Dog and cat owners in the Castro and Duboce Triangle now have a new neighborhood option for veterinary services.
The Castro Animal Hospital is set to open at 100 Church Street (at Duboce Ave.) this coming Monday, January 7.
Located beneath HIV/AIDS hospice Maitri Compassionate Care, the space sat empty for years after being vacated by the AIDS Healthcare Foundation's Magic Johnson Center in 2014. It's been under construction since Hoodline first reported plans for the animal hospital in December 2017.
The new animal hospital will soon be joined by CorePower Yoga, which announced plans last year to take over the former Out of the Closet space at the busy corner. The yoga-focused fitness studio should open later this month.
To start, the Castro Animal Hospital will specialize exclusively in dogs and cats, with the potential to bring on specialists in rabbits and rodents at a later date.
"We're a full-service hospital, so we'll do vaccinations, wellness, in-house blood tests, ultrasound, full surgery services and emergency care," said veterinarian Sarah Inman, who owns the Castro Animal Hospital with her husband, Shane O'Mara.
However, the hospital will not offer overnight care. "If it's something requiring the animal to be kept in the hospital for several days, we'll have to have them transferred to a 24-hour facility," Inman said.
The hospital will only be open for five days a week at first, closing on Wednesdays and Sundays.
"That's not necessarily going to be permanent," Inman explained. "Hopefully we're going to open up on Wednesdays as well, but as I'm the only doctor, we're starting small."
Clients will be able to schedule appointments for their pets online, or walk in. Inman says she'll also offer free consultations to first-time customers, so they can get to know her and see if it's the right fit.
The industry standard for appointments is 20 minutes, but Castro Animal Hospital's appointments will last 30 minutes, explained practice manager Jason Wake, who previously worked with Inman at the Sunset's Avenues Pet Hospital. "This allows for more client care and better medical care."
"Our patients can't talk," Inman added. "We have to sit down and get a really thorough history from the owners to work out what's going on."
Inman and O'Mara hope their animal hospital will increase foot traffic in an area troubled by blight.
"This whole space has been vacant for years," O'Mara said. "The Duboce Triangle Neighborhood Association (DTNA) has spoken about more foot traffic bringing it to life."
To encourage foot traffic, the hospital will offer a limited selection of retail items, like prescription food. They'll also sell them via an online store.
In the 2015 Castro & Upper Market Retail Strategy, neighbors identified a veterinary clinic as a desirable business. "There was a real gap in this neighborhood," said O'Mara. "We're excited to fill the need."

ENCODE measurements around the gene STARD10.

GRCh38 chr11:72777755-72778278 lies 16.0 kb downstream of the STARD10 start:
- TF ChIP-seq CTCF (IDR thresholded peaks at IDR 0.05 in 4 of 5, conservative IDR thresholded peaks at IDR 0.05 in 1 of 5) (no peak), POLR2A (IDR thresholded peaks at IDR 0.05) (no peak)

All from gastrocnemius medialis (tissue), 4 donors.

But the year-long process of getting the hospital's doors open "[has] been tough," Inman said.
The hospital qualified for the city's Community Business Priority Process Program (CB3P), which streamlined the process for its conditional use permit. Nonetheless, dealing with all the necessary city departments "took about 90 days," said Inman.
"They're busy, but it's been good," O'Mara said. "We have pretty good contractors, and they handled a lot of that for us."
Inman said the clinic has gotten a lot of positive feedback in the neighborhood so far, both on social media and at the December DTNA meeting. "This has been a year in the making for us, [so] it's exciting and really cool," she said.
With Maitri's hospice located right upstairs, Inman said she and O'Mara are hoping to get involved by providing support animals.
The hospital won't provide on-site animal adoptions, but it will work with local pet rescues and the SF SPCA to connect potential owners with animals in need of a home.
The couple also hope to host an open house for the neighborhood "in late January or early February, when everything's a little more organized," Inman said.
As part of the shifts taking place at 100 Church, a portion of a 2001 Precita Eyes mural along the Church Street side of the building has been painted over.
"We'll probably leave that space as it is now, and maybe we'll look at doing something later on," O'Mara said, noting that he and Inman are currently exploring doing something new with the remaining portion of the mural, which was recently vandalized.
For now, though, they're focused on settling in as first-time business owners.
"We've always talked about [opening our own clinic], and the opportunity just kind of arose," said Inman. "There's something about being your own boss and getting to do it the way that you want it to be done."
Starting January 7, the Castro Animal Hospital will be open from 8 a.m.-6 p.m. on Monday, Tuesday, Thursday and Friday, and 9 a.m.- 4 p.m. on Saturday. It's closed Wednesdays and Sundays.
The Castro Animal Hospital is currently hiring; those interested should submit a resume to email@example.com.
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